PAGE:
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    Would you hire an overqualified candidate?

    Posted by Suha Mardelli Haroun November 17, 2013 4 Comments 2378 views

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    Q. Hi, I was at a job fair recently where I had the opportunity to meet some really good, but overqualified candidates. I am considering approaching one of them for an interview, but before that I would like to know your opinion on hiring overqualified candidates? — Jola C., Department Manager

    A. Hi Jola, with the abundance of talent in the current job market it is a great opportunity for employers to go about picking the best candidates out there. Results from the Bayt.com Job Index Survey, August 2013, indicate that 31% of the region’s companies will be ‘definitely hiring’, and 37% will be ‘probably hiring’ during the first half of 2014. Job fairs are indeed great opportunities for managers to scout for the talent available in the job market.

    It does appear that your interaction with the candidate was fruitful, but you share some reservations that are traditionally held by most managers regarding hiring overqualified candidate.

    There are certain myths surrounding hiring overqualified candidates and due to these biases most recruiters are missing out on hiring great talent. Below, the HR experts at Bayt.com dispel some of these myths:

    Myth #1: Overqualified candidates are less motivated on the job

    Most HR professionals believe that an overqualified candidate will find the job less interesting and will thus get bored easily – this will lead to low motivation and ultimately resignation. However the fact that employees leave because they are less motivated may be more of a perception than reality. 26.6% of polled professionals in the Bayt.com ‘Employee Retention in the MENA Workplace’ poll, February 2013, agree that the most important factor affecting employee retention is competitive salary and benefits package, followed by performance recognition and good employee-manager relations (17.7% and 17.6%, respectively). Additionally, results from the same poll show that 45.2% of professionals left their last job because of less pay.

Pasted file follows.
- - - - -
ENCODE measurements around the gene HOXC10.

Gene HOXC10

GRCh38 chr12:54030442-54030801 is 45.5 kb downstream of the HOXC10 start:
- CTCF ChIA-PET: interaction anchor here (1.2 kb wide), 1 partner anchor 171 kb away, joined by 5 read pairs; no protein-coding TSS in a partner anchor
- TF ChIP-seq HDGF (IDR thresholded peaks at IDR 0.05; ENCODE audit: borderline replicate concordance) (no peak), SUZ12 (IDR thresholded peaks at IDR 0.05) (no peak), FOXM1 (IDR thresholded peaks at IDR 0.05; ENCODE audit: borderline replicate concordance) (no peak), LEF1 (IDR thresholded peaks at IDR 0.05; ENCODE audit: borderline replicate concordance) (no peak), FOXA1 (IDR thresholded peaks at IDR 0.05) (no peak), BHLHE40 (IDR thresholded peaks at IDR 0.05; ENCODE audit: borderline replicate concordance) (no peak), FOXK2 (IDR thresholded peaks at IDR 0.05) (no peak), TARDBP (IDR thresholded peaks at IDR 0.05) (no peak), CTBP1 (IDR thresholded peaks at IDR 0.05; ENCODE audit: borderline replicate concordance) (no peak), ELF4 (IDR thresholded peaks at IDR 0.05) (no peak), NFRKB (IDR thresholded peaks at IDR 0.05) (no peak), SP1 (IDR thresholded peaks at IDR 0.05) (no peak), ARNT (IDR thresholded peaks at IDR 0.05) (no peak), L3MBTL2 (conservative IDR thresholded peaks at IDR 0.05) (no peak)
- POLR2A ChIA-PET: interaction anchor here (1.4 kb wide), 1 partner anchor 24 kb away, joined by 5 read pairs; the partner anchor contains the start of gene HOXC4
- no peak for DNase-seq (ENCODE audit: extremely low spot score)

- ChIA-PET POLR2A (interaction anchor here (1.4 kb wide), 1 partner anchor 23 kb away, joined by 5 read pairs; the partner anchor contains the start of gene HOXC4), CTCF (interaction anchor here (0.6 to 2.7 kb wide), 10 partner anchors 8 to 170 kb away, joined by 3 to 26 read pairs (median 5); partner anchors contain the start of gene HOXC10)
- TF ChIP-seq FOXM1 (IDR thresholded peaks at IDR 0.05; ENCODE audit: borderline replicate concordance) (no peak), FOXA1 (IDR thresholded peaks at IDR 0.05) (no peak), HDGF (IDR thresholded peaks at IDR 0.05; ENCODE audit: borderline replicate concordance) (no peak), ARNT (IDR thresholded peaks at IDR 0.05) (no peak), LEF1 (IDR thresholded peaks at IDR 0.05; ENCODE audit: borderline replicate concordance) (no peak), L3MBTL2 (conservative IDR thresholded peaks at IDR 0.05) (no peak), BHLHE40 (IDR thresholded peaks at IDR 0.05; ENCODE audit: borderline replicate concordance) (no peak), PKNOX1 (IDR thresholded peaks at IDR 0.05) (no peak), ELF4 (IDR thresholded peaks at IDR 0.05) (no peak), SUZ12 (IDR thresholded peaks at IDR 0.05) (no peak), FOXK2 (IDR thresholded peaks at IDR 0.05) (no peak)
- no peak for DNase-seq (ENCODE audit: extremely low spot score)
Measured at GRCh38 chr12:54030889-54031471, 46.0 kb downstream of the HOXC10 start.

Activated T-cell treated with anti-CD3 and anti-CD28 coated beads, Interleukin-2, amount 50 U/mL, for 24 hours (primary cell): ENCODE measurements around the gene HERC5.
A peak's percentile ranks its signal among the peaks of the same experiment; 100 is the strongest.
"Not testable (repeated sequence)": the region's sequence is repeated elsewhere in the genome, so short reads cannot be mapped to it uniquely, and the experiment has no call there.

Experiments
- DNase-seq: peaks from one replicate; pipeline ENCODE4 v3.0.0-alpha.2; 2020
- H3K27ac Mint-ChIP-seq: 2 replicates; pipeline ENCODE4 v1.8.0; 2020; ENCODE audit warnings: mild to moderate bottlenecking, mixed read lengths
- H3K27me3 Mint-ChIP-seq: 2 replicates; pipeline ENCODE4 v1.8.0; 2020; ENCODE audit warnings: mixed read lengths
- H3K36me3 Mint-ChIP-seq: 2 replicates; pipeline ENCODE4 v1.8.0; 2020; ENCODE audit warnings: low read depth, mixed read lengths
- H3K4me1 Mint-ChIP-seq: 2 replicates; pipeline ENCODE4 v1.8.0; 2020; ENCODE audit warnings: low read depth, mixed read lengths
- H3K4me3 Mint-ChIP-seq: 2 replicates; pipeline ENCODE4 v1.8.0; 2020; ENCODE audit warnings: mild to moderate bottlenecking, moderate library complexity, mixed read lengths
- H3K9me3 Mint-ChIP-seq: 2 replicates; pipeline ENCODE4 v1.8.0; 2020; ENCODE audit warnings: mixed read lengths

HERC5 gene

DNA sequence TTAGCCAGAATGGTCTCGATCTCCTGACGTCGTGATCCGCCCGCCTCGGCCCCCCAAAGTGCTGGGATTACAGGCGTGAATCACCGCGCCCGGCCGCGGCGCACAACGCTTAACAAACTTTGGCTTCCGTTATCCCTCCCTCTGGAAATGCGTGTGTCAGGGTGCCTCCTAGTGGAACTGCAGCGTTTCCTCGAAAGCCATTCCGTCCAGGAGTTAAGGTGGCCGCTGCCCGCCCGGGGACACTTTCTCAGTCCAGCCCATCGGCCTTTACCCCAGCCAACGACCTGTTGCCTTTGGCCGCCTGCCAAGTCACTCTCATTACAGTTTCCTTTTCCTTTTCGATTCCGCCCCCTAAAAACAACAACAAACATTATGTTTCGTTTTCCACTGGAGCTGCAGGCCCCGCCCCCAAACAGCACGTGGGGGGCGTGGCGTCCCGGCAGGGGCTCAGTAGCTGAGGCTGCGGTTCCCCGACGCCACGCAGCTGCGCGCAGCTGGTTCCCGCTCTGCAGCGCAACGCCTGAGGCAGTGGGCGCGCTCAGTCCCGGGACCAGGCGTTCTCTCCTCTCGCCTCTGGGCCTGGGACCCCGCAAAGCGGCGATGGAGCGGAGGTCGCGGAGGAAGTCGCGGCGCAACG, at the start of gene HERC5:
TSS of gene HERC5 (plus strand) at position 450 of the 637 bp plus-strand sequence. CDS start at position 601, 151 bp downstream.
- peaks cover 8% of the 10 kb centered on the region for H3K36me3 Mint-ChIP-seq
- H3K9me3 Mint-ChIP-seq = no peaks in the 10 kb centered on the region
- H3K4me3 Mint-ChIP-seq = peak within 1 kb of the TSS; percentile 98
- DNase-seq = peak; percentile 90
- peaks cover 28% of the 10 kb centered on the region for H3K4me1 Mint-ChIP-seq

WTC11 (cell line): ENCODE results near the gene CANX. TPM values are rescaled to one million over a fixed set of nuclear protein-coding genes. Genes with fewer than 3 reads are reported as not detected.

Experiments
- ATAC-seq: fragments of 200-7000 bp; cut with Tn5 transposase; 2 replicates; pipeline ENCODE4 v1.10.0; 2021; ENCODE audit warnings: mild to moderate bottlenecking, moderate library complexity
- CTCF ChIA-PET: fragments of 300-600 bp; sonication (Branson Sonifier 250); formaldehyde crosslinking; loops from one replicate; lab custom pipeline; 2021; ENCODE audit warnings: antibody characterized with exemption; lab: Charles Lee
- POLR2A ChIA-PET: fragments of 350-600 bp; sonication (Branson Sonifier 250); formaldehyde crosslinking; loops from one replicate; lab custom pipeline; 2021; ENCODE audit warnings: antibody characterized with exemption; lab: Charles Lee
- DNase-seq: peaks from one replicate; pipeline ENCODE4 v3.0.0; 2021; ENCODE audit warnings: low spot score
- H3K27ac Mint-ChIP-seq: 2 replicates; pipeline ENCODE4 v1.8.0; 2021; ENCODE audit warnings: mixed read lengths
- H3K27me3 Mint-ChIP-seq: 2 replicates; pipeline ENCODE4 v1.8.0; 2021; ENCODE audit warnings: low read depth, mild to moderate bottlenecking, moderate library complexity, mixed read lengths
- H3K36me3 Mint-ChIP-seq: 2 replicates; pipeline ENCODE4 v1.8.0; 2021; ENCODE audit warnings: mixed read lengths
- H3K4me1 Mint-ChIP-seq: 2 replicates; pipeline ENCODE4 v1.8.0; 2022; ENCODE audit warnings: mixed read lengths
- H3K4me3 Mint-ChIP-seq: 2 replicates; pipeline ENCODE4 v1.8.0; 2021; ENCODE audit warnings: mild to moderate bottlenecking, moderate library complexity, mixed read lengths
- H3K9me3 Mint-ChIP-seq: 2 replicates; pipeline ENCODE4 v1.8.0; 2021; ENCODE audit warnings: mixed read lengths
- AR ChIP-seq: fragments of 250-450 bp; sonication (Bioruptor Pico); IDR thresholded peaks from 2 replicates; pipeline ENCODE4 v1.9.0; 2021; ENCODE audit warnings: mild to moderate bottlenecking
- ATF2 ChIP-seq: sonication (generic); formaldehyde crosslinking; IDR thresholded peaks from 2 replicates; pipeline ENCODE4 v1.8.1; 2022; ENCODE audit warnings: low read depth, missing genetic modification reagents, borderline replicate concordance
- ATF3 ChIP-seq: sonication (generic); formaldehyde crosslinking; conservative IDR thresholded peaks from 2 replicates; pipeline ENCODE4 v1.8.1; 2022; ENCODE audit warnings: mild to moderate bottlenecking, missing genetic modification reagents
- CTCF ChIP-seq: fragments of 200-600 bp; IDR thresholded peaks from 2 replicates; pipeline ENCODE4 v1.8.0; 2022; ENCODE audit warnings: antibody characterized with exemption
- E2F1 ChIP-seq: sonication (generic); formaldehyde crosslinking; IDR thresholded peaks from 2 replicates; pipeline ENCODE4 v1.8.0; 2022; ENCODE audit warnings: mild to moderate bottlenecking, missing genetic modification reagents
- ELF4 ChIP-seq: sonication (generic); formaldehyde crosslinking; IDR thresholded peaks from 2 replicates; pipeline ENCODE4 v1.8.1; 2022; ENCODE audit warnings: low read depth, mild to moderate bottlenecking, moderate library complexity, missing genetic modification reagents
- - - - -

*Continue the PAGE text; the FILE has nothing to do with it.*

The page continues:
Myth #2: Overqualified candidates are likely to stay for a short period of time and will leave when they find a job that pays better

    In a crowded job market with greater job seekers competing for fewer jobs, you may be tempted to hire an overqualified candidate for less pay. However, keep in mind that you would not want to be exploitative and would want to give a remuneration that equates the value which the candidate is willing to add to the job. Make the job requirements and the salary terms clear to the candidate. Also, let them know about their career growth prospects in the company and, if possible, include this in clear terms in their offer letter. The clearer you are, the better you can set their expectation and the less likely they will be dissatisfied in the future. Read about how to convince a great candidate to join for less pay.

    Myth #3: An over-experienced candidate will be less interested in the job